Wednesday, May 23, 2007

Wake-Up Call

"A wake-up call," Dumaguete City Mayor Agustin Perdices calls his narrow victory over rival Arturo Umbac. Indeed it is, but the more important matter is: a wake-up call to what?

Perdices may have won this third and final term as head of the city but this victory comes with a strong rebuke from the electorate. His lead of 5,215 votes over Umbac is possibly the slimmest margin in his career. To punctuate the message, his running mate William Ablong lost the vice-mayoralty position.

If this were school, Perdices would have earned the equivalent of a "D." He has passed the course, but just barely. He has to do better, and this means he has to start doing things differently.

Perdices does not have the reputation of a man of bold vision or audacious action. Perdices likes to play it safe, a stance that has served him well over his several past terms in change-resistant Dumaguete.

But Perdices' latest turn at the helm comes at a time when Dumaguete is undergoing major changes: a sharp rise in population brought about by migration and new investments, traffic congestion, environmental pressures, and unsolved violent crimes. Suddenly, the old safe stratagems no longer work.

All things considered, this truly is his final term as mayor of Dumaguete; there's no reelection to think of. Neither is there a Perdices dynasty waiting in the wings. Whether he does a good job or a bad one, he no longer needs to worry about the political aftermath beyond 2010.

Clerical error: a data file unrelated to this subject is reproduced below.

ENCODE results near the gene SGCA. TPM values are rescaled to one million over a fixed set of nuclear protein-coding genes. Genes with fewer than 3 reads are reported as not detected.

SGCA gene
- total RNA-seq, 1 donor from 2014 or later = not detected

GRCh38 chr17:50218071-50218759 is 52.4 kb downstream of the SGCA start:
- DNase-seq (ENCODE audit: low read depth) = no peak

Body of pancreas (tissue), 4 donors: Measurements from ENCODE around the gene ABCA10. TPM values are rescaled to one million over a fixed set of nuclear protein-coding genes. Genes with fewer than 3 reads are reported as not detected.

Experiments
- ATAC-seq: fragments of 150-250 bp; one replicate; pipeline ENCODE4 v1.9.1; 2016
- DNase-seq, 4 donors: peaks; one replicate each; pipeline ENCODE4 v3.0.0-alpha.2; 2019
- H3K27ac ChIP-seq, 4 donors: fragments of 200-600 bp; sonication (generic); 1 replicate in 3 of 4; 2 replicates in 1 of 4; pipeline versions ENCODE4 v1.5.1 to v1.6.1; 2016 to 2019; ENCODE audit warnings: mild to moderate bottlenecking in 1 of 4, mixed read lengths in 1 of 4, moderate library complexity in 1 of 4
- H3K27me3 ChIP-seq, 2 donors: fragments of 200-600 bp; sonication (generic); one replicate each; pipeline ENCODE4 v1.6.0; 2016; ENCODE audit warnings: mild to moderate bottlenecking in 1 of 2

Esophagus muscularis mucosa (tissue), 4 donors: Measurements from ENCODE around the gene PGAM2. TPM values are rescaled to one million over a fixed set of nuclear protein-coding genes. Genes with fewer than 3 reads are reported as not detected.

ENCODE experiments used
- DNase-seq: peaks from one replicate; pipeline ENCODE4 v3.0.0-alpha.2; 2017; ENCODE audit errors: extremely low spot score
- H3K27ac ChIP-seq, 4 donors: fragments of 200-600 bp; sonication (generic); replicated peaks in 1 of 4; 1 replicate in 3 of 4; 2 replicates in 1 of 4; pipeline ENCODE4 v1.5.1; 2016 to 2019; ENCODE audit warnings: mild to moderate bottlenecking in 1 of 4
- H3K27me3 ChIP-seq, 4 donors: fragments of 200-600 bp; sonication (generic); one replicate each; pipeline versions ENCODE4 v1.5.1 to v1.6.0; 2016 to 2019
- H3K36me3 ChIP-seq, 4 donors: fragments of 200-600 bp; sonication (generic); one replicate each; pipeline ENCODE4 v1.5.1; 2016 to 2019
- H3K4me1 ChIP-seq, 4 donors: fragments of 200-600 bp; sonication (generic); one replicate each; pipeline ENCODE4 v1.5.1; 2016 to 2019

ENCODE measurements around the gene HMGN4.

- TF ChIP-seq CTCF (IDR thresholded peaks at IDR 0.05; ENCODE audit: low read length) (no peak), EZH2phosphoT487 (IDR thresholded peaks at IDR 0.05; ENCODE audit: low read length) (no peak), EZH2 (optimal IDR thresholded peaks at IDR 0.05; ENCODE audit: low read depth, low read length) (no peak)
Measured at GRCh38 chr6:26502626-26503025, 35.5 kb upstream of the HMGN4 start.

It's an enviable position to be in, as it gives him a great deal of latitude, perhaps the most he's had in his career. Perdices could just as easily coast throughout the remainder of his last three years in office, treading those tired, old paths of city management; or he could, in this sunset, give it one last go and try something bold and new, something truly visionary for the city.

In the final analysis, Perdices' responsibility is no longer to his allies, nor to his party, nor even to the people of Dumaguete. His responsibility now is to posterity: what lasting legacy would he like to give? what does he want to be remembered for?

Perhaps, in that answer, the lame duck might turn out to be a swan with a final song to sing.